Following up on rumors goes with the territory in the news business.

They might turn out to be much ado about nothing, but then again. ...

Newsletter signup for email alerts

Such was the case earlier this week, when I received an email from a reader in Devils Lake, N.D. Word was, the reader said, that four boats from Iowa were caught fishing Lake Alice National Wildlife Refuge-which is closed to summer fishing-and had 63 walleyes over their limit.

This time, the rumor turned out to be overstated, and when it comes to reports of anglers keeping too many fish, that's a good thing as far as I'm concerned.

How the rumor of 63 fish over the limit got started, I'm not sure, but since it's probably still floating around the Lake Region, I thought I'd share the story I got from Drew Johnson, district game warden for the North Dakota Game and Fish Department in Rugby, N.D.

In a phone interview, Johnson said wardens conducted surveillance on a group of anglers, thinking 10 people were involved. Eventually, though, they learned that 20 anglers in two groups and four boats were involved, he said.

One group of three anglers had 32 walleyes-two fish over their possession limit of 10 walleyes each, Johnson said. The other group actually was under their possession limit, he said.

The two adult anglers in the group were cited for having one walleye over their limit, which is a noncriminal offense, and fined $100 each. Wardens confiscated the two walleyes beyond the limit, but the anglers were able to keep the other 30 fish, Johnson said.

"Initially we were thinking 10 guys, and I knew we'd have way more than a possession limit for those," Johnson said. "But the further we looked into it, the more people that were involved, and everyone was fishing and had their possession limit, and they were good to go. It was just that very minor overlimit for a group of three.

"We put some work and time and effort into it, but we weren't anticipating that many people being involved," he said. "Not everyone went out every day. They were here for five or six days fishing, so some guys would go fishing one day, and then the other guys would take a break and go out the next day."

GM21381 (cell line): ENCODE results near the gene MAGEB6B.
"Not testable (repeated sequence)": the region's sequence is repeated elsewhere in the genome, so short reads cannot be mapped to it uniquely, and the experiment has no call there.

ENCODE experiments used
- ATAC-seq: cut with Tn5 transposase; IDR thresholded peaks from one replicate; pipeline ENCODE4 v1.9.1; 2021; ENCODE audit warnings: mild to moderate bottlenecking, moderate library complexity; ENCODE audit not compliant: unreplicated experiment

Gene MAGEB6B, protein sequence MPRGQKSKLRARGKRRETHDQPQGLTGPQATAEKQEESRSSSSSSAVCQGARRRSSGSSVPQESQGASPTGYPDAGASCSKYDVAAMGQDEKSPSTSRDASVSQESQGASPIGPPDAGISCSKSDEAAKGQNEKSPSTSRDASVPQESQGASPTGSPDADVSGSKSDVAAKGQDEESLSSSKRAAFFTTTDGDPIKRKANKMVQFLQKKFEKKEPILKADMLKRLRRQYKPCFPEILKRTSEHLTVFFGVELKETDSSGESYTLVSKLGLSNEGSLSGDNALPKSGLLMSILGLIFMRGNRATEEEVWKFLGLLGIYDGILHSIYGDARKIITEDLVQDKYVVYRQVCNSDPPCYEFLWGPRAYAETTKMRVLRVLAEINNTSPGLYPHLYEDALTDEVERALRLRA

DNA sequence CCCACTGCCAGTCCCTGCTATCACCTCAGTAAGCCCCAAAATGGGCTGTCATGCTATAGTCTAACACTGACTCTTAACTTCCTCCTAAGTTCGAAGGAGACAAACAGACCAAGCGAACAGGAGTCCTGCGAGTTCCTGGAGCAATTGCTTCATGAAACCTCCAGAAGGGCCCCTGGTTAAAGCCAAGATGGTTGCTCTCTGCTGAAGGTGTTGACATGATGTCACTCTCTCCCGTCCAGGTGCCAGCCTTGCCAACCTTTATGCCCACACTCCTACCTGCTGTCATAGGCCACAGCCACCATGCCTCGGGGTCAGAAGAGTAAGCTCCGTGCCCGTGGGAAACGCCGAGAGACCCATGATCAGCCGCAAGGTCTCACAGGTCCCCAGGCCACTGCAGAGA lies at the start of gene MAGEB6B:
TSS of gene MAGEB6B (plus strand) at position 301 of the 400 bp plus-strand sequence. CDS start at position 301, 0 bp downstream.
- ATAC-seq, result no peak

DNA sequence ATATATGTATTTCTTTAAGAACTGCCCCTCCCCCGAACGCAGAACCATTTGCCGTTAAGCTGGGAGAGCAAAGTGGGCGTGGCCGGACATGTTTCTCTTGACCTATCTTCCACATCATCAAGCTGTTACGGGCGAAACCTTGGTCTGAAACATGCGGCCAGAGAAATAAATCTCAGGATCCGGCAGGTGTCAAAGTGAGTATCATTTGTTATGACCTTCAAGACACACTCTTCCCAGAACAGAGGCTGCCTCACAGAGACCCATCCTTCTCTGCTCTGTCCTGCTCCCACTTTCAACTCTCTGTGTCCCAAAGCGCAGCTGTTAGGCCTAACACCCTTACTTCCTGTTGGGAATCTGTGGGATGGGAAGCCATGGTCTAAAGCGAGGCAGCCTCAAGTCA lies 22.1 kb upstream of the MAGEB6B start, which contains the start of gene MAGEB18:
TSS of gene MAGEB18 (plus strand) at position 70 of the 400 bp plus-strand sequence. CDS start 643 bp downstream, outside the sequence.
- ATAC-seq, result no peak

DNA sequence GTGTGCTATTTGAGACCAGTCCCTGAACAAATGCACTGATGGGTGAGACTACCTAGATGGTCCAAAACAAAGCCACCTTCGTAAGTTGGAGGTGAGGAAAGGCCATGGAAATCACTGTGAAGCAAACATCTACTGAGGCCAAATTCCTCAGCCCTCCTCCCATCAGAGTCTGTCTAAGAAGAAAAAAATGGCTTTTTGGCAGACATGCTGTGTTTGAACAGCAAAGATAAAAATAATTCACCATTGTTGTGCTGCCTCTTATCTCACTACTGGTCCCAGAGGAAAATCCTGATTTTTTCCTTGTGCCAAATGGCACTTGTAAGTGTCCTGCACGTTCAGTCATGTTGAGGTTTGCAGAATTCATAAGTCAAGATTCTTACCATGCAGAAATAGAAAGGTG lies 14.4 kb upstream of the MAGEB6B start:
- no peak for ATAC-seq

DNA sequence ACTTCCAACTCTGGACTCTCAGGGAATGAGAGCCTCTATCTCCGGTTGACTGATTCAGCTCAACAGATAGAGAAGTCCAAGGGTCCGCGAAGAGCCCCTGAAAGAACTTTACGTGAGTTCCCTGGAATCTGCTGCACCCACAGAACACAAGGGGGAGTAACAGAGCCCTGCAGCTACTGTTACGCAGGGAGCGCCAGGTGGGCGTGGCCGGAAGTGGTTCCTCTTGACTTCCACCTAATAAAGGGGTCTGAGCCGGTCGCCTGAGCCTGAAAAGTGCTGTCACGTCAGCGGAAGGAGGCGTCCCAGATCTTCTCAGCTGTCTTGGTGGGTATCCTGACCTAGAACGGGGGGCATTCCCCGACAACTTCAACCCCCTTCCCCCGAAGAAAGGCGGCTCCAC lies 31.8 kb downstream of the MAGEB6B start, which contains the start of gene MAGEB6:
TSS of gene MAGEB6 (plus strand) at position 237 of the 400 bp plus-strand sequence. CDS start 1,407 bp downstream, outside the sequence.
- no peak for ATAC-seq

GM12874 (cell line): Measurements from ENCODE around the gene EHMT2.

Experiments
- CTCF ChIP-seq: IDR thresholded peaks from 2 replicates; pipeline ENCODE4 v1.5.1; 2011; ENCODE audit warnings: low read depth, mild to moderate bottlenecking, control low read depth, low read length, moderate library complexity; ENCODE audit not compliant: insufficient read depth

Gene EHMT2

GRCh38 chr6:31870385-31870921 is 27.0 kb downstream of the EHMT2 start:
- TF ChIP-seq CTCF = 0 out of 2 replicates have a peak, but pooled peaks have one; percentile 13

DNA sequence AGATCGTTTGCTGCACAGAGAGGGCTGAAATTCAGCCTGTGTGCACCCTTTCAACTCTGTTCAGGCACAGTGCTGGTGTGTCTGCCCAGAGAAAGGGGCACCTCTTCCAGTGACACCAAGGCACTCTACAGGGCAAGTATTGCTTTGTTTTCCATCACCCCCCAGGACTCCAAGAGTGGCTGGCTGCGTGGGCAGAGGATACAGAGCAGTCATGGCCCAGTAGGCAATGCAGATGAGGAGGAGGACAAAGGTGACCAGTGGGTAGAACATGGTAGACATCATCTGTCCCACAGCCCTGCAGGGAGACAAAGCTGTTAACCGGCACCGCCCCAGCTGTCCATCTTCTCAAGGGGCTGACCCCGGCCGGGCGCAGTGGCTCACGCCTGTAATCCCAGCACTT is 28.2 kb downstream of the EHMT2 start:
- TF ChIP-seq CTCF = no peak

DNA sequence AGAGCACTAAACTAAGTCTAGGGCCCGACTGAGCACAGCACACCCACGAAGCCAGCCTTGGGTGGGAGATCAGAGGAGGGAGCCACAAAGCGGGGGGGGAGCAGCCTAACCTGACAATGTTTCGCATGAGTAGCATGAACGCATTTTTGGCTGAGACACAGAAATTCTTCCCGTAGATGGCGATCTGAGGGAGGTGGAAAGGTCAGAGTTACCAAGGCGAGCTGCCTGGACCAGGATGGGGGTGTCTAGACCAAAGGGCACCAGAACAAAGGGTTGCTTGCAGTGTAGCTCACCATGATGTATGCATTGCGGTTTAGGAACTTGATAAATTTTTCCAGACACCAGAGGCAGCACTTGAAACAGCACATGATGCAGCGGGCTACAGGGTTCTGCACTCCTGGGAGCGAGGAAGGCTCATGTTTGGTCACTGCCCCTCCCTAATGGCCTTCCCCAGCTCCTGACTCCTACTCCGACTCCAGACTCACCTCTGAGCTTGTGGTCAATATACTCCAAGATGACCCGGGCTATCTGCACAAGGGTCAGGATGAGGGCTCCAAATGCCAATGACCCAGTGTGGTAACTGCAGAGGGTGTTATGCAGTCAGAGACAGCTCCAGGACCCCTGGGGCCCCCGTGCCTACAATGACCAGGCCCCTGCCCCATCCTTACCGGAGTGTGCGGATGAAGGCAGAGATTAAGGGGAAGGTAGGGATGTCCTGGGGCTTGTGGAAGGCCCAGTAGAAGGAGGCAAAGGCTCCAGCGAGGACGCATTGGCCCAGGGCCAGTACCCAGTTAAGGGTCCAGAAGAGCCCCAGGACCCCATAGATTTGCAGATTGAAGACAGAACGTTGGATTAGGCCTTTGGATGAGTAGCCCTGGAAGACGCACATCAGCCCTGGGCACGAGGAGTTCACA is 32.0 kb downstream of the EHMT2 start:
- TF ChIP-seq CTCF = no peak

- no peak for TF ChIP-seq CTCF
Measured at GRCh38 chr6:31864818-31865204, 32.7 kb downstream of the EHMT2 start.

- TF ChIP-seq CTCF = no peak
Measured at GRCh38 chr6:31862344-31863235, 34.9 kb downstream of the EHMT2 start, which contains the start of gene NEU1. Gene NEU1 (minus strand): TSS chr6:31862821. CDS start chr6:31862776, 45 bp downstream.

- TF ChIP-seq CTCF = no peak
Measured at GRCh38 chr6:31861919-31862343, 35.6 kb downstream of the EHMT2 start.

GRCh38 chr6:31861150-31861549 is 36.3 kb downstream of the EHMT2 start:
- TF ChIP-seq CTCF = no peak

Neither group was fishing Lake Alice, Johnson said, although district game warden Alan Howard of Cando, N.D., had seen some people on refuge waters Friday, Aug. 10, the same day the two anglers were cited for one walleye each over the limit.

"It wasn't related to these guys," Johnson said.

It's been another busy summer on Devils Lake, Johnson says. A strong year-class of white bass now big enough to keep has kept wardens busy, and recreational boating activity has been steady, he said.

Walleye fishing has been sporadic, but good at times, Johnson said.

"The lake has dropped a little bit, and those areas that held fish last year aren't holding fish this year, so it's taken a little bit of adjustment for people," he said. "But if people are putting their time in, they're having luck for sure.

"You're probably catching five to 10 walleyes before you get one big enough to keep, but then I also have talked to guys that are really finding some nice big fish, too."

North Dakota's early Canada goose season, which opened Wednesday, Aug. 15, appears to be off to a slow start, Johnson said. That's no surprise, given temperatures in the 80s.

"That's been kind of a disappointment so far," he said. "(There's) not a whole lot out there, but when the cooler temperatures show up, I'm sure we'll have a nice flood of birds."